It would seem that we have a description of a watchman who is on 24-hour watch duty.  He is diligent to call out whenever he sees anyone approaching.  Finally, he is able to announce that men have come with the news that Babylon is fallen and her idols have been broken—proven useless at thwarting the purposes of Almighty God. 

 

Note the similarity in the wording used in verse 9 and the following verses in Revelation 14 and 18.

 

Revelation 14:8 Then another angel followed him through the skies, shouting, “Babylon is fallen—that great city is fallen—because she seduced the nations of the world and made them drink the wine of her passionate immorality.”

 

Revelation 18:2 He gave a mighty shout, “Babylon is fallen—that great city is fallen! She has become the hideout of demons and evil spirits, a nest for filthy buzzards, and a den for dreadful beasts.

 

Is. 21:10 O my threshing, and the corn of my floor: that which I have heard of the LORD of hosts, the God of Israel, have I declared unto you.

 

“threshing” = down-trodden people

 

Isaiah is again reminding his people that he is declaring the word of the God of Israel.

 

Is. 21:11 The burden of Dumah. He calleth to me out of Seir, Watchman, what of the night? Watchman, what of the night?

Is. 21:12 The watchman said, The morning cometh, and also the night: if ye will enquire, enquire ye: return, come.

 

Dumah is identified as the sixth son of Ishmael who settled in the Arabian Desert in the area of Edom.  Seir is a mountainous area occupied by the Edomites (descendants of Esau).  It would fit in with Isaiah’s poetic style of writing to be referencing the same place using different labels.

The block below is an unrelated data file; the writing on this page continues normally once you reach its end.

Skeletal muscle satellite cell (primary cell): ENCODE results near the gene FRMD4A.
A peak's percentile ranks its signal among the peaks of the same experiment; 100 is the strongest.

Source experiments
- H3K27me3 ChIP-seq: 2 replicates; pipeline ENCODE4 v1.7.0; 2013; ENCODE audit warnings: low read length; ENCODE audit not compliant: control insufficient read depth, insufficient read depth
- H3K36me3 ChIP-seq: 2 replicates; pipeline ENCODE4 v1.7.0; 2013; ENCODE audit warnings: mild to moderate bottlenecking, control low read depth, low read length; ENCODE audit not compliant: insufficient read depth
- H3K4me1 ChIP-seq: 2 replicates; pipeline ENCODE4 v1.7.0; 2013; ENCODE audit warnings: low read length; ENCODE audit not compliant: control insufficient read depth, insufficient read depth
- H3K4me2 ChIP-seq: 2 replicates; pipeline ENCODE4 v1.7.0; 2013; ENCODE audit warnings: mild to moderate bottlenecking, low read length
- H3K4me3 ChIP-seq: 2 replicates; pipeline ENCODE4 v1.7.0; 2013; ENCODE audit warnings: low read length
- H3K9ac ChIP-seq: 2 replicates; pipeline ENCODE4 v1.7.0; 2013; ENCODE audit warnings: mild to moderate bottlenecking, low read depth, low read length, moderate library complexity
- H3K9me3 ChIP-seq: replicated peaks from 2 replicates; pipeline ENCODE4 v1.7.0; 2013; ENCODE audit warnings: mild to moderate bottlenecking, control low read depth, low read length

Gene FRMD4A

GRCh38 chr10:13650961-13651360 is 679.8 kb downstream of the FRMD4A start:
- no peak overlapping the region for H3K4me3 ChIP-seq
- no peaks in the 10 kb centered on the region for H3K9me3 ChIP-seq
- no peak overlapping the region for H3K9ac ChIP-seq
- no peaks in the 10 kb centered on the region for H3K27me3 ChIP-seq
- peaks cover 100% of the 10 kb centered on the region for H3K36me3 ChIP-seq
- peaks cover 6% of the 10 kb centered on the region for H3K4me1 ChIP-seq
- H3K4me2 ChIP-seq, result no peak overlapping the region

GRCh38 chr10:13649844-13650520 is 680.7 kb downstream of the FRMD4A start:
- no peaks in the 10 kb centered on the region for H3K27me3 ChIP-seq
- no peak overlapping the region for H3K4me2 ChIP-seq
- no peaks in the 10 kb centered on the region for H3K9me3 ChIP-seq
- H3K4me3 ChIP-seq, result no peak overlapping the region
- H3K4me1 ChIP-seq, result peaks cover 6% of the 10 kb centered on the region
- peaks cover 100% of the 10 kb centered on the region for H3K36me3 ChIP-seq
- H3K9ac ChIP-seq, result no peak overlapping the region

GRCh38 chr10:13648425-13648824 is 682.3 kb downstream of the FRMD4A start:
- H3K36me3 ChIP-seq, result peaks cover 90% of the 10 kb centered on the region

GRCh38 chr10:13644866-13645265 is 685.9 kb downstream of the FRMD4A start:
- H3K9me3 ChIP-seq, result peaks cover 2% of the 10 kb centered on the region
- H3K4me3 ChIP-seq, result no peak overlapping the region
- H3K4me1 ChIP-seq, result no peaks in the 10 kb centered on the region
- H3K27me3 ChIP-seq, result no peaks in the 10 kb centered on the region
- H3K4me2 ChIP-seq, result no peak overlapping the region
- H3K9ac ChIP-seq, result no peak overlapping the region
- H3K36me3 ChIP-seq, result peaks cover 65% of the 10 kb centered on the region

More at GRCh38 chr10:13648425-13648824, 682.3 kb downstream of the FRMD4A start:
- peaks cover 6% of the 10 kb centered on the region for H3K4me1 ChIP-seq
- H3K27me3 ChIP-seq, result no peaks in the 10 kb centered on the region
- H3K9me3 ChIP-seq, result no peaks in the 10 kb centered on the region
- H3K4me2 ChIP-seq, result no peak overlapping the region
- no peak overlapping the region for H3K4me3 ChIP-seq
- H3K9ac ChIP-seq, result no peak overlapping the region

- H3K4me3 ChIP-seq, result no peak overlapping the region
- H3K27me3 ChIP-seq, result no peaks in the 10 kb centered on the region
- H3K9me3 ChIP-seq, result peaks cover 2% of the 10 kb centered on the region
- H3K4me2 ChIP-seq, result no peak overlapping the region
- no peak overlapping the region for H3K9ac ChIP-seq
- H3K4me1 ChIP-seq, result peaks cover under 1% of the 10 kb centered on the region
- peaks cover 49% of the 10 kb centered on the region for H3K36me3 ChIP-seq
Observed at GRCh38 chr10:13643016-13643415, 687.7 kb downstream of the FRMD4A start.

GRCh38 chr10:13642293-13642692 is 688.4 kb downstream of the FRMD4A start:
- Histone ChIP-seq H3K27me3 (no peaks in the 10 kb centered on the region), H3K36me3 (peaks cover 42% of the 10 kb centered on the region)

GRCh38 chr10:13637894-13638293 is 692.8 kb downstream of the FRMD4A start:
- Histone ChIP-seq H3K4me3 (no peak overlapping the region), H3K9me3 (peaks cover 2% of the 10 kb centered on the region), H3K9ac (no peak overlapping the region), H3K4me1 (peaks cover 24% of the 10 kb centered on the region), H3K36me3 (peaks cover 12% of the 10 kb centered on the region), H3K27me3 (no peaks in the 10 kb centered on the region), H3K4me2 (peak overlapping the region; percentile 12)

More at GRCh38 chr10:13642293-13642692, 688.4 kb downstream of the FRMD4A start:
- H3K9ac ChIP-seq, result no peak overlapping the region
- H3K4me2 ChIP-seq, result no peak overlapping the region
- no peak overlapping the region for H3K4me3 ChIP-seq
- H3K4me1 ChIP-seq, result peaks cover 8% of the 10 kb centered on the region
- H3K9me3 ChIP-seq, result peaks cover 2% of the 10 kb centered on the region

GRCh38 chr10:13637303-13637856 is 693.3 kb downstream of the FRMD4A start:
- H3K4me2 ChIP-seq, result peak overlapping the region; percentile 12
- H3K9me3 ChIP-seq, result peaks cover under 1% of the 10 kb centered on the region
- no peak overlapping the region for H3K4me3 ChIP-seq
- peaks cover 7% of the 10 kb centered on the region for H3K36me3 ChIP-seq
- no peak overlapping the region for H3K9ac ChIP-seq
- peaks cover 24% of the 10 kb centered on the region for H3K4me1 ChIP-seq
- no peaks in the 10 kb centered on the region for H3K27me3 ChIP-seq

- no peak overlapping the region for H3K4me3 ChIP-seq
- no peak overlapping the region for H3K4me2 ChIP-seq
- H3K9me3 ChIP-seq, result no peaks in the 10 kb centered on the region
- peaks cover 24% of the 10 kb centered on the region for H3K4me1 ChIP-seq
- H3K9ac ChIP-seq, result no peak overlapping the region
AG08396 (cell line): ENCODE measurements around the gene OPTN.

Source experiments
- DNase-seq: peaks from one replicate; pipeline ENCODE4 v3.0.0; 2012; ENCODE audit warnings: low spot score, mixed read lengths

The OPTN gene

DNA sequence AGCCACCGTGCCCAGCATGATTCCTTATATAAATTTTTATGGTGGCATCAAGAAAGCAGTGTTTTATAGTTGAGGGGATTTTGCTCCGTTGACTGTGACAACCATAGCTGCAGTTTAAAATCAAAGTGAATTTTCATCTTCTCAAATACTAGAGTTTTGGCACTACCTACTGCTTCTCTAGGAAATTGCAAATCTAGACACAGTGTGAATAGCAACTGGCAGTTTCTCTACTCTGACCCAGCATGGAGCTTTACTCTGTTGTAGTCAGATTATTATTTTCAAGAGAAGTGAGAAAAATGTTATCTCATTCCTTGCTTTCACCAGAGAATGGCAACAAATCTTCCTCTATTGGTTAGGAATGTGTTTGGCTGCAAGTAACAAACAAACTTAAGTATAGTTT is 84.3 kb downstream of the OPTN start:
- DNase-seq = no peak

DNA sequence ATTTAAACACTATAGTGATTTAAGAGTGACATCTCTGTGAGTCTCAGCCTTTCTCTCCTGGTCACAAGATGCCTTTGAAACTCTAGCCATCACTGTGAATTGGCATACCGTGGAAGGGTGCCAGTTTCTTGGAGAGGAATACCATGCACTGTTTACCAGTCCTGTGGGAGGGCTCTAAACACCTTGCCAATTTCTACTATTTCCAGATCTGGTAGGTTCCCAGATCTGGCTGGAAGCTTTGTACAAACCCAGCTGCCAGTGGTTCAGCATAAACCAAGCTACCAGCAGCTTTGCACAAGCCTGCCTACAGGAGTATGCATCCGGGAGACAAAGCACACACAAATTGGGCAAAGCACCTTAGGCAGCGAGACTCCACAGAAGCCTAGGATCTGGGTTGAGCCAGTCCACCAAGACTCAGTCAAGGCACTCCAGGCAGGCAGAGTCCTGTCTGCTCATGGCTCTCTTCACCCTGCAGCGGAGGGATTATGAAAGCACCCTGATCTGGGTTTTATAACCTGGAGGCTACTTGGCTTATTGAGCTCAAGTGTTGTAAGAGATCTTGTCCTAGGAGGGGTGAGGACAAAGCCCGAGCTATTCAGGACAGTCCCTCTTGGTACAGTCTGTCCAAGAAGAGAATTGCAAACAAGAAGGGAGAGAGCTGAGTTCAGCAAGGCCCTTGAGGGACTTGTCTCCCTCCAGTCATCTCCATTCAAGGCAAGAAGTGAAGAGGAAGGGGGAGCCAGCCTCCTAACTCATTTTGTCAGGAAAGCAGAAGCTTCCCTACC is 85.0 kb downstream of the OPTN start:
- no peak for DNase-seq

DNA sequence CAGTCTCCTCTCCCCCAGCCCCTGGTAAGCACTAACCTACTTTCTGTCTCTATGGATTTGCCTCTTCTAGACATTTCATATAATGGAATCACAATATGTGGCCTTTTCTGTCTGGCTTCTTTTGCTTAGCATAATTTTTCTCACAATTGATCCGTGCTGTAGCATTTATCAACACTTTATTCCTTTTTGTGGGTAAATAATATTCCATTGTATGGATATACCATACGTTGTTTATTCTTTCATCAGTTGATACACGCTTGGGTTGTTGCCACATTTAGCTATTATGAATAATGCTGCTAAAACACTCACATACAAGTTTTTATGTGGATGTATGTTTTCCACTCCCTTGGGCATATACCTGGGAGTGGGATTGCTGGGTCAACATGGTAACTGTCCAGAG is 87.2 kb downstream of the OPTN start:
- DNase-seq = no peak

The wording of this verse seems to imply that Isaiah is the watchman.  In scripture, the night/darkness is associated with evil and the morning/light with good. 

 

Job 30:26 When I looked for good, then evil came unto me: and when I waited for light, there came darkness.

 

Matthew 6:23 But if thine eye be evil, thy whole body shall be full of darkness.      

 

John 3:19 And this is the condemnation, that light is come into the world, and men loved darkness rather than light, because their deeds were evil.

 

The man from Edom is asking the watchman how long this night is going to last.  The watchman tells him that the morning is coming, but will again be followed by night; in other words, better times are coming but so is more trouble.  The watchman gives him the freedom to question him as he desires, but he also advises him to return.  The meaning of return is to turn back which is a picture of repentance. 

 

Is. 21:13 The burden upon Arabia. In the forest in Arabia shall ye lodge, O ye travelling companies of Dedanim.

Is. 21:14 The inhabitants of the land of Tema brought water to him that was thirsty, they prevented with their bread him that fled.

Is. 21:15 For they fled from the swords, from the drawn sword, and from the bent bow, and from the grievousness of war.

 

This next prophecy concerns Arabia.  Dedan is identified as a son of Abraham through Keturah and Tema as a son of Ishmael, the son of Abraham.  The Dedanim are identified as merchants.

 

Ezekiel 27:15 The men of Dedan were thy merchants…

 

The people of Tema are shown bringing water and bread to the Dedanim who were fleeing from attack.

 

Is. 21:16 For thus hath the Lord said unto me, Within a year, according to the years of an hireling, and all the glory of Kedar shall fail:

Is. 21:17 And the residue of the number of archers, the mighty men of the children of Kedar, shall be diminished: for the LORD God of Israel hath spoken it.

 

Kedar is identified as another son of Ishmael whose descendants were another group of Bedouin (nomadic Arabs) in Arabia.  According to verse 17 they were known for their archery as well as their strength and valor; they were warriors.  This message seems to target the wealthy and mighty men of renown of the Arabian Desert.  Within a year of the time that Isaiah utters this prophecy, it will come to pass.  This group of Arabs will be defeated.  Chuck Smith notes that this prophecy ws fulfilled when Sargon conquered these people in 716 BC.

 

The message again ends with the emphasis, that all will happen as determined by the Lord God of Israel.  Again, it will confirm Him as God, the One and Only, when it comes to pass as He has foretold.